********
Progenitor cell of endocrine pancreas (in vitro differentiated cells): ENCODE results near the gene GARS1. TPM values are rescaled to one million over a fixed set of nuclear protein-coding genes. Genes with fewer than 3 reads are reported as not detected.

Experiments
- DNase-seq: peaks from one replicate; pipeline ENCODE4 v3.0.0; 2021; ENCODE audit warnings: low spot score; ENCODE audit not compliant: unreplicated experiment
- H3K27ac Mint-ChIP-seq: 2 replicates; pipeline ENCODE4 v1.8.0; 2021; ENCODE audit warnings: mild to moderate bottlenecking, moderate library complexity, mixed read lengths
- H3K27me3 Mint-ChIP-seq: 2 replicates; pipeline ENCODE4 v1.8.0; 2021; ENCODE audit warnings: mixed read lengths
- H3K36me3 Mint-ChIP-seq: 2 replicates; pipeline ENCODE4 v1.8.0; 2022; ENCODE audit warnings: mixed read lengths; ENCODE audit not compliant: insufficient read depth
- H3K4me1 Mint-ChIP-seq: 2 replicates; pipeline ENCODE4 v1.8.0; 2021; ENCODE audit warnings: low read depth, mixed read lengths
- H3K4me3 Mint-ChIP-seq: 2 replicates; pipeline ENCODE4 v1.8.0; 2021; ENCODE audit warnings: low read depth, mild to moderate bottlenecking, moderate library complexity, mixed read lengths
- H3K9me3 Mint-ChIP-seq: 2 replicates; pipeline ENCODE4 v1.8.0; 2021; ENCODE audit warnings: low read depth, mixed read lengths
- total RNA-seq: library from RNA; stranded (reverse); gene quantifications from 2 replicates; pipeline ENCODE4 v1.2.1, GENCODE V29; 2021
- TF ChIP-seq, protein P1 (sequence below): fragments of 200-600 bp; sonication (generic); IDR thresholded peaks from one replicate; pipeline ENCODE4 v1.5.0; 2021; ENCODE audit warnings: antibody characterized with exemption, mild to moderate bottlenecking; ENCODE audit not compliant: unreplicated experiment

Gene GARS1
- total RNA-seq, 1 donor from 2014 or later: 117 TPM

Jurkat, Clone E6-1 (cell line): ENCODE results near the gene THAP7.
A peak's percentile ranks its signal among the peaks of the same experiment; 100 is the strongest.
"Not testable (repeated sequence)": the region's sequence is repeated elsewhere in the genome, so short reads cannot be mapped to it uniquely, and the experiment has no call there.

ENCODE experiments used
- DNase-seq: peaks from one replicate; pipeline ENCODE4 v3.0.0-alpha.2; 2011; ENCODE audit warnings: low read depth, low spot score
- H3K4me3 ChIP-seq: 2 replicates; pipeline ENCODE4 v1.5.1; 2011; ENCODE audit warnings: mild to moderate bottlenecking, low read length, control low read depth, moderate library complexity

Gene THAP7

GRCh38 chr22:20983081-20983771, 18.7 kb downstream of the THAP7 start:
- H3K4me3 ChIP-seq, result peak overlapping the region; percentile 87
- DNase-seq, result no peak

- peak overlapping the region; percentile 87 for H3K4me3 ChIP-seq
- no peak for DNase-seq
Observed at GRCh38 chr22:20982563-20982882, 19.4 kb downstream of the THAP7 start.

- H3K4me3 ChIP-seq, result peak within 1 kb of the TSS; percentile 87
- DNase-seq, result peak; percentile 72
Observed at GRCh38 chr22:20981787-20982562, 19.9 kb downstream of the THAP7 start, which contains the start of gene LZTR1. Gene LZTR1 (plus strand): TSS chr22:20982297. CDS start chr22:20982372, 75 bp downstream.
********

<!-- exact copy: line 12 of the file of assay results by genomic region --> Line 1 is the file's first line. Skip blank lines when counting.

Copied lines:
Gene GARS1